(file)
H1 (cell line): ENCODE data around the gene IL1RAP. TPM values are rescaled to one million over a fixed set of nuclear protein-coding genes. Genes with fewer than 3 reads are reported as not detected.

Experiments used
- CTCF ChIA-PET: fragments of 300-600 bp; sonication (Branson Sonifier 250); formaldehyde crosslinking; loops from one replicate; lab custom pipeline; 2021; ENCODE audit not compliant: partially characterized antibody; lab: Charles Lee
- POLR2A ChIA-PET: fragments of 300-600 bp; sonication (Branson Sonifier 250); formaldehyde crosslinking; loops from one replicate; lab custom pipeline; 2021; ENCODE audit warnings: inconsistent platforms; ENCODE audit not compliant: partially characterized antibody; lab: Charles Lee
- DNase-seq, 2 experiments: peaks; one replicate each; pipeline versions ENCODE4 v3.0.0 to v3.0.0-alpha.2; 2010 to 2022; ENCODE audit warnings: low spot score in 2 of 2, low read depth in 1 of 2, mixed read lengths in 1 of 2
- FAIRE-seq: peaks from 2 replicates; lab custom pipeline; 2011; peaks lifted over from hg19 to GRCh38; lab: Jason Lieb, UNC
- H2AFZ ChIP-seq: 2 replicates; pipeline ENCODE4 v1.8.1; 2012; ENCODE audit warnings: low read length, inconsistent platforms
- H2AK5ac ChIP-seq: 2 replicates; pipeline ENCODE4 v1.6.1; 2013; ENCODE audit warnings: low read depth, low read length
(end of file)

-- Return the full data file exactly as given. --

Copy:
H1 (cell line): ENCODE data around the gene IL1RAP. TPM values are rescaled to one million over a fixed set of nuclear protein-coding genes. Genes with fewer than 3 reads are reported as not detected.

Experiments used
- CTCF ChIA-PET: fragments of 300-600 bp; sonication (Branson Sonifier 250); formaldehyde crosslinking; loops from one replicate; lab custom pipeline; 2021; ENCODE audit not compliant: partially characterized antibody; lab: Charles Lee
- POLR2A ChIA-PET: fragments of 300-600 bp; sonication (Branson Sonifier 250); formaldehyde crosslinking; loops from one replicate; lab custom pipeline; 2021; ENCODE audit warnings: inconsistent platforms; ENCODE audit not compliant: partially characterized antibody; lab: Charles Lee
- DNase-seq, 2 experiments: peaks; one replicate each; pipeline versions ENCODE4 v3.0.0 to v3.0.0-alpha.2; 2010 to 2022; ENCODE audit warnings: low spot score in 2 of 2, low read depth in 1 of 2, mixed read lengths in 1 of 2
- FAIRE-seq: peaks from 2 replicates; lab custom pipeline; 2011; peaks lifted over from hg19 to GRCh38; lab: Jason Lieb, UNC
- H2AFZ ChIP-seq: 2 replicates; pipeline ENCODE4 v1.8.1; 2012; ENCODE audit warnings: low read length, inconsistent platforms
- H2AK5ac ChIP-seq: 2 replicates; pipeline ENCODE4 v1.6.1; 2013; ENCODE audit warnings: low read depth, low read length